Six features are of diagnostic importance : pain, bleeding, pruritus ani, anal swelling, discharge, abnomalies on defaecation.
A - Pain :
Mode of onset, severity, characteristics, site of timing in relation to defaecation:
- in anitis and papillitis the pain occurs with defaecation,
- it is delayed in cases of fissure-in-ano,
- it is constant in anal suppuration,
it is variable in anorectal neuralgia
B - Bleeding :
It is the presence of revctal bleeding which is important and worrying, rather than its volume, frequency or nature, and which makes the patient take medical advice.
C - Pruritus ani
D - Anal swelling :
Is felt by the patient and may be reducible or irreducible.
E - Discharge :
There may be real pus in cases of fissure or a mucous discharge in haemorrhoids.
F - Abnormalites on defaecation :
Number and characteristics of stools : frequent small motions may suggest diarrhoea but this may be spurious and constipation may in effect be the real problem, with obvious therapeutic implications.
Irritation by laxatives and reccurrent diarrhoea are known to be factors in the aetiology of haemorrhoids and fissures.
It is important to exclude false motions, which amount to the evacuation of some flatus, mucus or a few drops of blood : such features should immediately raise the possibility of a malignant tumour.
The history may thus be very helpful but it is iften disappointing : some patients are not aware of the importance of the questions and give vague and incomplete answers, while others exaggerate their symptoms.
- > External examination
- > Ano-rectal examination
- > Proctoscopy
This may be very informative provided the patient is placed in the right position, i.e. knee-chest, with the anal region brightly illuminated by a projector or by a Clar mirror placed on the forehead.
What can that examination show ?
In many cases :
- an external prolapse of the mucosa or of the mucosa and haemorrhoids, of hypertrophied anal papillae;
- skin tags caused by subcutaneous swelling from old prolapsed haemorrhoids and subsequent changes in the epidermis ;
- dry or wet eczema, often with scratch marks of rhagades;
- the anal folds are sometimes thickened, with the appearances if lichenification and dullness of the perianal skin;
- condylomata acuminata;
- there may also be thrombosed haemorrhoids - one or more blue-back swellings under the skin at the anal margin, which may be raised, and there may be very considerable and painful oedema.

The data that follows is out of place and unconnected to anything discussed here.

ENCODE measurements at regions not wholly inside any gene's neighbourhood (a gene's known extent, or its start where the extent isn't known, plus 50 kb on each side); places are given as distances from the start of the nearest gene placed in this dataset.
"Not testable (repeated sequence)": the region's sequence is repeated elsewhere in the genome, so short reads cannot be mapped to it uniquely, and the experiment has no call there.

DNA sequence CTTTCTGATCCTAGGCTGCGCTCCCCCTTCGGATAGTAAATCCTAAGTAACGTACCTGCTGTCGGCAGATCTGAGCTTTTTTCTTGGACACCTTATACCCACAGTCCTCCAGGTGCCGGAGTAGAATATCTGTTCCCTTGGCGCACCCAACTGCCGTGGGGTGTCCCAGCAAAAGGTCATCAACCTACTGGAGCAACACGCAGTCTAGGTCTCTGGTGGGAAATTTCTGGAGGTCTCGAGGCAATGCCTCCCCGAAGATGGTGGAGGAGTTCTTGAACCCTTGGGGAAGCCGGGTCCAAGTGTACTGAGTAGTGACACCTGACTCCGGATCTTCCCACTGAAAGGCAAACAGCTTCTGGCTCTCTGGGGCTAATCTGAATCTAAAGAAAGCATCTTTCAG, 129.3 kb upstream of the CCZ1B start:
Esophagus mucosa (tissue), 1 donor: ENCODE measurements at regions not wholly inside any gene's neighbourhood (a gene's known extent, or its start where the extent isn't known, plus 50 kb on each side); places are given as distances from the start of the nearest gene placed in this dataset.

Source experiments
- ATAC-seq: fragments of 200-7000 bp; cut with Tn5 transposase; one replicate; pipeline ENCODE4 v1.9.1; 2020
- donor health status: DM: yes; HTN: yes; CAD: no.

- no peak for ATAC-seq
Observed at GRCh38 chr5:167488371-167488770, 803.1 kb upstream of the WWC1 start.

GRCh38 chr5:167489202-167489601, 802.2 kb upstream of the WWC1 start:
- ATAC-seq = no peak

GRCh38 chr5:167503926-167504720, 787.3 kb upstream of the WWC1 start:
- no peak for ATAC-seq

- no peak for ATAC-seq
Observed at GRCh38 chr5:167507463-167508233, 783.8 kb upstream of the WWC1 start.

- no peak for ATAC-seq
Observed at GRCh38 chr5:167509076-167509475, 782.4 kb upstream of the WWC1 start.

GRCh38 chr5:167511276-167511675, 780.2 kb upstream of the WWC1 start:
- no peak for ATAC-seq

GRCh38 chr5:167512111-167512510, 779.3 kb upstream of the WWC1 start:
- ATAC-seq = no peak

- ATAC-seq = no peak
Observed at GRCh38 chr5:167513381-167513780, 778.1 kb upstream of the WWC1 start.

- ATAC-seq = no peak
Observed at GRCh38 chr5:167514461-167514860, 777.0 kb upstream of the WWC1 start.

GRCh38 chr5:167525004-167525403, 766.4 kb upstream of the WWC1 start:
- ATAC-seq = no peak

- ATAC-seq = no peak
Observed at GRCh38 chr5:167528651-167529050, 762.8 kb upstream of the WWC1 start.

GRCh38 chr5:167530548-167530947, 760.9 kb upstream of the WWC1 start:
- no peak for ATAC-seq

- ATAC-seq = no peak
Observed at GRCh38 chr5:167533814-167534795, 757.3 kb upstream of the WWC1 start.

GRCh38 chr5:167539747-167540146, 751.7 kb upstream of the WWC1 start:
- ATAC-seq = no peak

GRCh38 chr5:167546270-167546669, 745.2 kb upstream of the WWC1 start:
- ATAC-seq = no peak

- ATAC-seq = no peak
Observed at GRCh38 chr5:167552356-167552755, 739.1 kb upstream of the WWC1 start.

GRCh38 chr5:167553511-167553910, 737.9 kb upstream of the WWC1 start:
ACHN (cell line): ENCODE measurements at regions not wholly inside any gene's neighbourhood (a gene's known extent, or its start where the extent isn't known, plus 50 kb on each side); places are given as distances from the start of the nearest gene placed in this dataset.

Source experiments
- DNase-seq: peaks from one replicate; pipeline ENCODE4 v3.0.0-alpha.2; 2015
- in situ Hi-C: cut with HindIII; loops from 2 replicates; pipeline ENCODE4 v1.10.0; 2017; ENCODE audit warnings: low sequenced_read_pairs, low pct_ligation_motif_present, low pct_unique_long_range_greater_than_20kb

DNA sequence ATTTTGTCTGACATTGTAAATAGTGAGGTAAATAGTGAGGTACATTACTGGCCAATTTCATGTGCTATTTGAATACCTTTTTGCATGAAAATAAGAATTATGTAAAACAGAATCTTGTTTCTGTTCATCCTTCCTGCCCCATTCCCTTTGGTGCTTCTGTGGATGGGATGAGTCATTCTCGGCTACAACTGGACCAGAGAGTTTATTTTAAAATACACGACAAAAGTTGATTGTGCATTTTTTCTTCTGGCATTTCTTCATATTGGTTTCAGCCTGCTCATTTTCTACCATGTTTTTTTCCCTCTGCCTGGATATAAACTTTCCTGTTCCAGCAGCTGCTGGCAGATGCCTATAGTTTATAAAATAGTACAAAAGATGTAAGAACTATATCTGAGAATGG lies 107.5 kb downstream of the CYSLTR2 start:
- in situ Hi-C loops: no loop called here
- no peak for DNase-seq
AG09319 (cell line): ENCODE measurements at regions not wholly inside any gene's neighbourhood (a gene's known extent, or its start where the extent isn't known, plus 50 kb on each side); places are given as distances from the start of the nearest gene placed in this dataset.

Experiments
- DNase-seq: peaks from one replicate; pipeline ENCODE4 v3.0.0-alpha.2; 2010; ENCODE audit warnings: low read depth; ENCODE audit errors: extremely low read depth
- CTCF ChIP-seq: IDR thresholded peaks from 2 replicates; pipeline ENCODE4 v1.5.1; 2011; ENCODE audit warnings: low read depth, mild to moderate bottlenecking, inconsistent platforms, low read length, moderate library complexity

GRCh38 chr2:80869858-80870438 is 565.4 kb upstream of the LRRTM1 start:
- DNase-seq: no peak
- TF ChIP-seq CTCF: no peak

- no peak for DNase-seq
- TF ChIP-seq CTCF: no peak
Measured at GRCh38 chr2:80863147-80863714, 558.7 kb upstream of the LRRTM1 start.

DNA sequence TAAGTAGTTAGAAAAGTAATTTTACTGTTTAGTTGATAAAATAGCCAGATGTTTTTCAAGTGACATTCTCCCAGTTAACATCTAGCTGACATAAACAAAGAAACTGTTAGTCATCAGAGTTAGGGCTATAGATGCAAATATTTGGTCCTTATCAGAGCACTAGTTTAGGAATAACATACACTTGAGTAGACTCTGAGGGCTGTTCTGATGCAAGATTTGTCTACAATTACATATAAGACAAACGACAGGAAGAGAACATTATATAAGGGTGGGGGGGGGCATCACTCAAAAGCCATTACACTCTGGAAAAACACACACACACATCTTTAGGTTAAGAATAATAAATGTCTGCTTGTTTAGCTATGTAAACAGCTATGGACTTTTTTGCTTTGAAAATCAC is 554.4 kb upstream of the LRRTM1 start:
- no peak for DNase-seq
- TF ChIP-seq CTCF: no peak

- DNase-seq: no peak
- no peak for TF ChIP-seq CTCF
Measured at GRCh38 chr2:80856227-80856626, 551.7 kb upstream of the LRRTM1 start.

- Fissure-in-ano is an excoriation of the anal mucosa which is concealed to some extent by a sentinel tag ; it differs from cryptitis, which is more superficial and less painful.
Where spasm is present, local anaesthesia is necessary to relax the anus and make it visible.
Anal suppuration can be detected on examination when the anal fistula is open to the exterior : there is a pustule, and there may be several, 3 to 5 cm from the anal margin into which can be introduced a probe.
More rarely there may be :
- multiple suppurative orifices which do not communicate with the anal canal (Verneuil's disease),
- small moist and suppurative condylomata of Crohn'sdisease, sometimess with considerable loss of sunstance,
- syphilitic ulceration, always with inguinal adenitis,
- rarely, tuberculous ulceration.
These lesions require specialist advice, biopsy and laboratory investigations.
Thus the history and external physical examination may lead to the diagnosis of the anal lesion and can exclude classical marginal carcinoma, which presents a cauliflower appearance or as an extensive ulcer with very thick edges. Nevertheless all the clinical forms are possible and a biopsy is without doubt indicated.
There is a very important step but one which is not sufficient in many cases to enable a diagnosis to be made.
It reveals infiltrating and inflammatory lesions but also ans particularly neoplastic lesions.
If proctoscopy cannot be carried out after rectal examination, the dorsal position is to be preferred as it allows the finger to be introducted higher.
This is the crucial examination : every practitioner should have a proctoscope.
Thus, any general practitioner can diagnose anal lesions on the basis of a short history and of easy rectal and proctoscopic examinations. Where this is possible, he can also treat his patient by simple local etd general measures, often with considerable symptomatic relief.